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By Kent Oswald

(August 19, 2010) While some American tennis fans may have their eyes cast down in anguish at the historic lack of Yanks among the top 10 men, others are finding new pleasure by looking into the horizon. In the hunt for a year end No. 1 ranking among the world’s juniors is Denis Kudla, who celebrated his 18th birthday on Tuesday. He is sharp-thinking, quick-footed, right-handed and born in Kiev but took some of his earliest steps in Arlington, Va. and he's already had a taste of playing on an iconic sporting stage: Madison Square Garden.

Kudla took up tennis because "I always wanted to follow my brother. He was being taught by dad ... and I kind of just followed." In doing so he began creating a resume that now includes multiple USTA gold balls, membership in the cup-claiming 2008 Junior Davis Cup team and hitting partner last march for the U.S. Davis Cup team.

As a side note, he is also one of a promising crop of young Americans like Mitchell Frank, who is also a presence in the ITF world Top 20. Earlier this year, that group also included Junior Ore, who, like Kudla and Mitchell, trains at the Junior Tennis Champion Center in College Park, Md. Kudla and the left-handed Ore squared off in Madison Square Garden as the undercard to the Pete Sampras vs. Roger Federer exhibition match a few years back and stuck around to watch the two Grand Slam champions play.

Frank Salazar, the 2008 USOC Developmental Coach of the Year, has worked with Kudla since the then 8-year-old stood out with his athleticism at a JTCC semi-annual open audition. He credits Kudla’s ability as a "tactician" for the rise through the rankings from nowhere to the low 100s in the U.S. as a 12-year-old to claiming his first No. 1 in the USTA 14s to today. Salazar says the prize pupil was, "always a good mover; he's always had very good instincts on how to cover court ... and he's quick." Most important for someone looking toward the next level, he has "progressed tremendously in the last year." In addition to taking his game to new levels, Kudla has put on about 15 pounds of muscle, with much of it settled in his legs and core within the past year in the last year and settling into a late growth spurt taking him a bit shy of six feet.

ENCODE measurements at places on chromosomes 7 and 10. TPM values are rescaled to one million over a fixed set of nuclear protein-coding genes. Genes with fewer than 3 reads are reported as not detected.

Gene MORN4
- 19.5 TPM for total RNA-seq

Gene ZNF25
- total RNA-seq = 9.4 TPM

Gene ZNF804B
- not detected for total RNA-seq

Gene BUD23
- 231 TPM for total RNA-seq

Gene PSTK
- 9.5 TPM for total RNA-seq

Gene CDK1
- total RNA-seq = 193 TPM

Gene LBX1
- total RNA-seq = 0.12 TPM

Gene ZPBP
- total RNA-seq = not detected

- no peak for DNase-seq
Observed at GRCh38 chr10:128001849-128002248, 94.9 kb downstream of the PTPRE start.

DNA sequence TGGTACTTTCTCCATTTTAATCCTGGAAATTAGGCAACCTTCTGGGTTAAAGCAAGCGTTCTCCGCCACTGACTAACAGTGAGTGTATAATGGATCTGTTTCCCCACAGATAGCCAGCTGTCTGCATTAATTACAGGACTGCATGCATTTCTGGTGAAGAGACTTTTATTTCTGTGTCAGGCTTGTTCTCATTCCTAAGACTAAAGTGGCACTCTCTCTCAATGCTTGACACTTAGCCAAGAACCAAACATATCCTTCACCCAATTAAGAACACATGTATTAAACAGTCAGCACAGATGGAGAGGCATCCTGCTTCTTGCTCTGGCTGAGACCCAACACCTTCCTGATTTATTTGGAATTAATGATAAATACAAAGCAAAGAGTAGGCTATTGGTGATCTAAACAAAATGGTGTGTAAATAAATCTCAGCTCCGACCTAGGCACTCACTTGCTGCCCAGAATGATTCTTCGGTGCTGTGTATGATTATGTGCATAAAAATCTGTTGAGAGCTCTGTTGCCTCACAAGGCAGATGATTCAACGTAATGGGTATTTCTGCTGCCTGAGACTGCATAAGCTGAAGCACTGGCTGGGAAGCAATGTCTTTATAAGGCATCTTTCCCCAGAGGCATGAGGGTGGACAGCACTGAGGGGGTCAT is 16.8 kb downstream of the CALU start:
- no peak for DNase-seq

Kudla’s a bit more modest about his rise: "I've been working so hard my whole life to become the best tennis player I could be. …Things just fell in place."